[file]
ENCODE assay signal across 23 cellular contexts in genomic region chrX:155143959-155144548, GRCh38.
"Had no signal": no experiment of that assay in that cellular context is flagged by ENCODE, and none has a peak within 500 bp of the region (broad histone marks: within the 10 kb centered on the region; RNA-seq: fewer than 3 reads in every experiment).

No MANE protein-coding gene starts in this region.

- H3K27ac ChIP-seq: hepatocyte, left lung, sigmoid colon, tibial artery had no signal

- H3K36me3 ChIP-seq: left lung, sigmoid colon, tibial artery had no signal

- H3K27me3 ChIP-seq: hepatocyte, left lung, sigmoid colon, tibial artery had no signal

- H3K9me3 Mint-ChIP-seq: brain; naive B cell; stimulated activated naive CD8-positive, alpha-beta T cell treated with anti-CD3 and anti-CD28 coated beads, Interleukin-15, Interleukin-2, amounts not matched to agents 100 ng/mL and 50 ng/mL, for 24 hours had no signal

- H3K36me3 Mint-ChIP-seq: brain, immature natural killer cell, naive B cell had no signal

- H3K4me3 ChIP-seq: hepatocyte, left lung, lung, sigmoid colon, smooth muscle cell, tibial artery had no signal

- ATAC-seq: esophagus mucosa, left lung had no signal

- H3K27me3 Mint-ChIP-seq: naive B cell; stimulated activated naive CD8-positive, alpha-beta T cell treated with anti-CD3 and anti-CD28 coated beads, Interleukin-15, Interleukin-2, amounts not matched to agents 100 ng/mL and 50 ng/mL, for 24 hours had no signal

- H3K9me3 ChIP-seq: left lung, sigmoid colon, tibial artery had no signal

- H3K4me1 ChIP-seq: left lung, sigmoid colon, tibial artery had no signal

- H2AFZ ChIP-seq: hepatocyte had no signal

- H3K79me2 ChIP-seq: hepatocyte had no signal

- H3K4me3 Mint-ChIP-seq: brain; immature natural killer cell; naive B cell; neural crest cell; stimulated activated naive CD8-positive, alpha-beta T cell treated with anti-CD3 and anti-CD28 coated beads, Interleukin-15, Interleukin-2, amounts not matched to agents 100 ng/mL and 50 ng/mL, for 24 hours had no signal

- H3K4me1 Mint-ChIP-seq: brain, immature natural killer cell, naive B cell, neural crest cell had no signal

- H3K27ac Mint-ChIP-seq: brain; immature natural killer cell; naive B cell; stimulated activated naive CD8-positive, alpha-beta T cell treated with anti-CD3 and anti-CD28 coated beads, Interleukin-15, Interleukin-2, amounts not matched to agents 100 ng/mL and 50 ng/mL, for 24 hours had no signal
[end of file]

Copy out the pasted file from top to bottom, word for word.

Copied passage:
ENCODE assay signal across 23 cellular contexts in genomic region chrX:155143959-155144548, GRCh38.
"Had no signal": no experiment of that assay in that cellular context is flagged by ENCODE, and none has a peak within 500 bp of the region (broad histone marks: within the 10 kb centered on the region; RNA-seq: fewer than 3 reads in every experiment).

No MANE protein-coding gene starts in this region.

- H3K27ac ChIP-seq: hepatocyte, left lung, sigmoid colon, tibial artery had no signal

- H3K36me3 ChIP-seq: left lung, sigmoid colon, tibial artery had no signal

- H3K27me3 ChIP-seq: hepatocyte, left lung, sigmoid colon, tibial artery had no signal

- H3K9me3 Mint-ChIP-seq: brain; naive B cell; stimulated activated naive CD8-positive, alpha-beta T cell treated with anti-CD3 and anti-CD28 coated beads, Interleukin-15, Interleukin-2, amounts not matched to agents 100 ng/mL and 50 ng/mL, for 24 hours had no signal

- H3K36me3 Mint-ChIP-seq: brain, immature natural killer cell, naive B cell had no signal

- H3K4me3 ChIP-seq: hepatocyte, left lung, lung, sigmoid colon, smooth muscle cell, tibial artery had no signal

- ATAC-seq: esophagus mucosa, left lung had no signal

- H3K27me3 Mint-ChIP-seq: naive B cell; stimulated activated naive CD8-positive, alpha-beta T cell treated with anti-CD3 and anti-CD28 coated beads, Interleukin-15, Interleukin-2, amounts not matched to agents 100 ng/mL and 50 ng/mL, for 24 hours had no signal

- H3K9me3 ChIP-seq: left lung, sigmoid colon, tibial artery had no signal

- H3K4me1 ChIP-seq: left lung, sigmoid colon, tibial artery had no signal

- H2AFZ ChIP-seq: hepatocyte had no signal

- H3K79me2 ChIP-seq: hepatocyte had no signal

- H3K4me3 Mint-ChIP-seq: brain; immature natural killer cell; naive B cell; neural crest cell; stimulated activated naive CD8-positive, alpha-beta T cell treated with anti-CD3 and anti-CD28 coated beads, Interleukin-15, Interleukin-2, amounts not matched to agents 100 ng/mL and 50 ng/mL, for 24 hours had no signal

- H3K4me1 Mint-ChIP-seq: brain, immature natural killer cell, naive B cell, neural crest cell had no signal

- H3K27ac Mint-ChIP-seq: brain; immature natural killer cell; naive B cell; stimulated activated naive CD8-positive, alpha-beta T cell treated with anti-CD3 and anti-CD28 coated beads, Interleukin-15, Interleukin-2, amounts not matched to agents 100 ng/mL and 50 ng/mL, for 24 hours had no signal